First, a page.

Stepping Stones (SS) is a participatory training package [5] designed to address the prevention and spread of HIV and AIDS through promoting communication and relationship skills within households and communities. It aims to enable individuals and communities to find their own solutions to dealing with the reality of HIV/AIDS [6], to discover how to negotiate and cope through self-realization, learning, sharing and caring for those most affected. Theoretically, individual behaviour change is best achieved in the context of peer support and wider community changes, which includes rethinking negative social and cultural norms together [6].

During 2001-06, the Karnataka Health Promotion Trust (KHPT) undertook HIV/AIDS prevention activities in approximately 600 villages in Bagalkot district of Northern Karnataka, India. Stepping Stones was introduced by trained link workers as a key behaviour change tool in 202 of these villages. The project adapted the original SS manual to suit Indian conditions [7]. In most villages (median size 2100 people), 4 groups of people (married and unmarried men, married and unmarried women) were trained, with the training involving separate group trainings as well as occasional mixed group trainings and other meetings that were arranged for trainees to plan future joint community activities. Selected trainees were a mixture of people: some (around 15%) were invited to participate because link workers felt they were at high risk of HIV (sex workers were not included as there was a separate programme for them), some (around 60%) were invited because they were felt to be potential community change agents (such as health workers, teachers), and others (25%) volunteered, though their volunteering suggested they were interested in community development. In total, approximately 3400 women and 3400 men completed training in 202 villages. The drop-out rate was 15%, and this was highest among older men. KHPT expected that the trainees would not only benefit personally but would, as a group, take the ideas forward in their villages.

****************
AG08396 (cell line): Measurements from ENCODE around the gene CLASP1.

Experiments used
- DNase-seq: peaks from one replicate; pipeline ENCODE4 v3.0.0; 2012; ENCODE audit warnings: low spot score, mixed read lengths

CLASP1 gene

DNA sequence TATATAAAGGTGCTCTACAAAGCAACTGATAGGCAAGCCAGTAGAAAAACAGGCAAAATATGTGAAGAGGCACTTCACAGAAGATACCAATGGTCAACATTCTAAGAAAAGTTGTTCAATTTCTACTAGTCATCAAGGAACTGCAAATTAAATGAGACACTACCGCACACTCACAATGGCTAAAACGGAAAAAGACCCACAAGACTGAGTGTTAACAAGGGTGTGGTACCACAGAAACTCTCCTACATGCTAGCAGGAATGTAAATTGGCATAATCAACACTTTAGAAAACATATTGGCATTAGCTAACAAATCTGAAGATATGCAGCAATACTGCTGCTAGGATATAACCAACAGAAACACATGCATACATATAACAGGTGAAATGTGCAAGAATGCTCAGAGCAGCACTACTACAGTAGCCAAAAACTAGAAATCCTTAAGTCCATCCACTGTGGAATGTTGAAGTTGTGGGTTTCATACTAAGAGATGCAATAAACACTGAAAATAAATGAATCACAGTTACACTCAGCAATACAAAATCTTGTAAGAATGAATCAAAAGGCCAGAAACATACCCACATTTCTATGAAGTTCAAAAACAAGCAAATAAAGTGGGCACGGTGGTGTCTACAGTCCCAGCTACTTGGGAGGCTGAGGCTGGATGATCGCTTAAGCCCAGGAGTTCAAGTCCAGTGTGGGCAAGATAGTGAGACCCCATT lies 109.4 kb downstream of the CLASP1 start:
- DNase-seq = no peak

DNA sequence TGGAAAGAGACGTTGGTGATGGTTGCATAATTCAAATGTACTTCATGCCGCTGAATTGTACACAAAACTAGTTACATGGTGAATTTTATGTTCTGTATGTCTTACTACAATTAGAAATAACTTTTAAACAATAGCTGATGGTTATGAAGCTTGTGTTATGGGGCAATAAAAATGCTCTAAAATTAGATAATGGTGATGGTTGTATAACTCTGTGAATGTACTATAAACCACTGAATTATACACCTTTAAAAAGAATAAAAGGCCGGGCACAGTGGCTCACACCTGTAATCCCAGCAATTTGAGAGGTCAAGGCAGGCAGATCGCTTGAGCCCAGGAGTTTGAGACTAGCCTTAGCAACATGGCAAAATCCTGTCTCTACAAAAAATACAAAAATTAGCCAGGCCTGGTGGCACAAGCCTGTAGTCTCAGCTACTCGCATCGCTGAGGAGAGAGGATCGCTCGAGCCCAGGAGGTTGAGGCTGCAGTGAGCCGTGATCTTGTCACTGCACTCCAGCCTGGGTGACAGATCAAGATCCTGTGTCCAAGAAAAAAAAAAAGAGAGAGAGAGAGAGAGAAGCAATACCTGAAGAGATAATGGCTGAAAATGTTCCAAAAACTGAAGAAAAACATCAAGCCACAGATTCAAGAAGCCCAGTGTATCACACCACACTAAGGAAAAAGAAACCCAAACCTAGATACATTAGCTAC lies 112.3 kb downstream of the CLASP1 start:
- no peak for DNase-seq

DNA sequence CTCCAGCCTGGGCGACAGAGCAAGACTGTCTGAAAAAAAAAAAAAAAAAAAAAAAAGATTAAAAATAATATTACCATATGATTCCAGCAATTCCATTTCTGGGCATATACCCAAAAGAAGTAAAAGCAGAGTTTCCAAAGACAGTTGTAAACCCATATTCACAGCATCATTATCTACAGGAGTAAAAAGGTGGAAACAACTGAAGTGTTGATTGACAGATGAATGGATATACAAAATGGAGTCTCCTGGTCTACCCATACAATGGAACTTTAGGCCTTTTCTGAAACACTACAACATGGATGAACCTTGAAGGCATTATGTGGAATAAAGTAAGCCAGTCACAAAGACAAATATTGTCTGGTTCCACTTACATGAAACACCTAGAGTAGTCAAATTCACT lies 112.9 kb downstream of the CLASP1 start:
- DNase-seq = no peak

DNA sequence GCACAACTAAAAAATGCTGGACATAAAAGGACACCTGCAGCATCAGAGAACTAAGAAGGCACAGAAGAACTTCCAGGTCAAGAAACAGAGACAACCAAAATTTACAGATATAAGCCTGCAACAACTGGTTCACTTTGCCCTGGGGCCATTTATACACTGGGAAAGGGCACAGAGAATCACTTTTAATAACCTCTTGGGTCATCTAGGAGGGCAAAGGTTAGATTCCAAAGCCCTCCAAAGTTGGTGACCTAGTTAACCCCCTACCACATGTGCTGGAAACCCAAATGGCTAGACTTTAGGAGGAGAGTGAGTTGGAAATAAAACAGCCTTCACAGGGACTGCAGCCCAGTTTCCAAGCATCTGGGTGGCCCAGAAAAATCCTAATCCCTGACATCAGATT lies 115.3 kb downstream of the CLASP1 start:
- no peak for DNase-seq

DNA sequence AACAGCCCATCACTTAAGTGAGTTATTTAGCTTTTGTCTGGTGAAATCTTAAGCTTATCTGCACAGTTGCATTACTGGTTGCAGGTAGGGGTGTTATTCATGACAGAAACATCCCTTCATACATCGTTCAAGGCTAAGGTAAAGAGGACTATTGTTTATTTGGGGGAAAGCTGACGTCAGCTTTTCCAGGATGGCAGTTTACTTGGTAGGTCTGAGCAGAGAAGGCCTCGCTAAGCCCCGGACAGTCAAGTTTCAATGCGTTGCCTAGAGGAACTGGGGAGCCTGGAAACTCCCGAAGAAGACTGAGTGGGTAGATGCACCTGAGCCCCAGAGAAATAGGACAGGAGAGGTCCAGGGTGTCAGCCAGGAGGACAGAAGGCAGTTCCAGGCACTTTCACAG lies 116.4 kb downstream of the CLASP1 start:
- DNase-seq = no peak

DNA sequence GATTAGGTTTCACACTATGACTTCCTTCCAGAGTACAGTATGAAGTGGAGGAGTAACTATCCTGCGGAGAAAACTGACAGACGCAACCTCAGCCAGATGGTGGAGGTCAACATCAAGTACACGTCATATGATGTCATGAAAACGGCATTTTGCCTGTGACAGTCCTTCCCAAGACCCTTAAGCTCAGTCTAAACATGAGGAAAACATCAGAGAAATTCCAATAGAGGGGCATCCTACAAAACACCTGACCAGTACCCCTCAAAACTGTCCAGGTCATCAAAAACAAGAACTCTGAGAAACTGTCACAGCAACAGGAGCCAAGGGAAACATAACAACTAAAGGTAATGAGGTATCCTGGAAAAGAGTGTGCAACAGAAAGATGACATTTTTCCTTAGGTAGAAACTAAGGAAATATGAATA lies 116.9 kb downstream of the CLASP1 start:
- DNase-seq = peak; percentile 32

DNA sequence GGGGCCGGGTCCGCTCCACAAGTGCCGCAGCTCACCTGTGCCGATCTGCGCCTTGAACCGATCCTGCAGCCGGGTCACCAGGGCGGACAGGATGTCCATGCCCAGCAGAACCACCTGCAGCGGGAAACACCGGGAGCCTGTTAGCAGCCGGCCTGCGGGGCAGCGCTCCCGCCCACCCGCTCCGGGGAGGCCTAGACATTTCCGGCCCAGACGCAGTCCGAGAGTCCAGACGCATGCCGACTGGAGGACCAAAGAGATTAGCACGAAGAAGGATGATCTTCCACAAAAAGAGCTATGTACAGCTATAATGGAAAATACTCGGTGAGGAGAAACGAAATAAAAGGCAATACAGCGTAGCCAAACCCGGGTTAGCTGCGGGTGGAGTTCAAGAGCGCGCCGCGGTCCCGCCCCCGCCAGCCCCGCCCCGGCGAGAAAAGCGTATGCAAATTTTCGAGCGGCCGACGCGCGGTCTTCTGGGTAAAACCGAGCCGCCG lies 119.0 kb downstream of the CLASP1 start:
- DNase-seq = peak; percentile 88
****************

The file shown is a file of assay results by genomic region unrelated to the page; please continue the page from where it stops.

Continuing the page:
Previous evaluations of Stepping Stones

In a summary of existing SS evaluations, it was noted that although SS had been widely used, much of the evidence of its success is based on short term reviews or on anecdotal data. However, all reports were overwhelmingly positive that SS is a valuable tool for individual change [6]. Most studies reported an improvement in communication, increase in knowledge and understanding of HIV/AIDS, and positive changes in behaviour, such as increased condom use, more respect for women, less domestic violence, better communication and more domestic co-operation [811]. More recently, a cluster randomized controlled trial in South Africa undertaken to measure the impact of SS on HIV and HSV-2 incidence and sexual behaviour showed that participation in the Stepping Stones programme was associated with a reduction in male and female herpes simplex type 2 (HSV-2) and intimate partner violence. The study showed, however, that Stepping Stones failed to significantly affect the incidence of HIV, and failed to positively affect reported female risk behaviours [12].